BBC's Johnston 'imagined own death' during kidnap

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The Independent Online

The BBC journalist Alan Johnston has spoken in-depth for the first time about his kidnap ordeal.

The reporter, who spent 114 days as the hostage of a Palestinian extremist group in the Gaza Strip, told a BBC Panorama special that he was "at the lowest, lowest ebb of my life; in real danger, frightened".

Describing repeated death threats, Mr Johnston, 45, spoke of the constant fear that he was about to be executed by the Army of Islam. He explained how one of his captors "said that it was being decided whether I would be put to death, maybe Friday, maybe before Friday, maybe afterwards".

"I asked him how it would be done," he said. "I imagined being put into that red suit that they would make me wear for any video work. I imagined perhaps one of them in a hood; imagined having a knee in my back or the back of my neck and then my throat being cut."

He also told of the moment he was forced to put on an explosive belt to film a propaganda video that was broadcast around the world. "He [one of Mr Johnston's captors] said rather chillingly that if I wanted my freedom I needed to co-operate, and I did," he said.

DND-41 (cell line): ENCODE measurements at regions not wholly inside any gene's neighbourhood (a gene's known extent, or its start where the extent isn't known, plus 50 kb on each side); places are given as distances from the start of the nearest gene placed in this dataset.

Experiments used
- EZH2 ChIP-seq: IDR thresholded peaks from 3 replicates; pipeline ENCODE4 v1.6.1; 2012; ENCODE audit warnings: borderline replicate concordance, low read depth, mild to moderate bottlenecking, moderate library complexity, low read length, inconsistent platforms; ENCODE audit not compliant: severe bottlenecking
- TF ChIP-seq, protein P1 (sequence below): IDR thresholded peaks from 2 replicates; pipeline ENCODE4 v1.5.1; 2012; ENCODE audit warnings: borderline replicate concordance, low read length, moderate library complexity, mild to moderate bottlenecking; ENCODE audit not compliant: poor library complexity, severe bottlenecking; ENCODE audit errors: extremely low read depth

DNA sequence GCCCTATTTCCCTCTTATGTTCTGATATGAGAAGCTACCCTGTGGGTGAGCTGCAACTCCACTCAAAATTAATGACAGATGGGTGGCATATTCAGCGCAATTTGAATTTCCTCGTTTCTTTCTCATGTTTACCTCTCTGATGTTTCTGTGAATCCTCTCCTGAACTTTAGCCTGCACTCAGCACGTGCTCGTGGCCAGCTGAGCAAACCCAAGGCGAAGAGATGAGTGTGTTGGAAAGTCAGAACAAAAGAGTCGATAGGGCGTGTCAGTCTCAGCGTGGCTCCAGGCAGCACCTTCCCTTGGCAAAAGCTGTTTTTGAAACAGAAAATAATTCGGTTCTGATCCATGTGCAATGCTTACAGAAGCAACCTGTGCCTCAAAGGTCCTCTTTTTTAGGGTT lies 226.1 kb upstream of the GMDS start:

"I was worried at that point. I thought 'I'm not gonna mess around with this video thing'."

The documentary, broadcast last night on BBC1, also reveals messages the group sent to hostage negotiators struggling to free Mr Johnston. One email reads: "If we don't get a positive message soon, we will end the negotiations and will send you a video of his slaughter. Then you will be negotiating not for him but for his body. We are serious. We have enough butchers to fill many refrigerators."

In the interview with Jeremy Vine, Mr Johnston said he tried to understand his kidnappers' motives. "If you want to make jihad against Britain from Gaza, you have very few options," he said. "There's no large British diplomatic presence, there's no British school, no British Airways, no British business. There's just the BBC. And even in the BBC, there's only one British citizen. It was me, and they had me."

Mr Johnston was freed on 4 July, when gunmen from Hamas, the militant Islamist group which controls Gaza, surrounded the stronghold of the Army of Islam. Within hours, the journalist was free. Mr Johnston was the only Western reporter permanently based in Gaza and had been working there for three years when he went missing.

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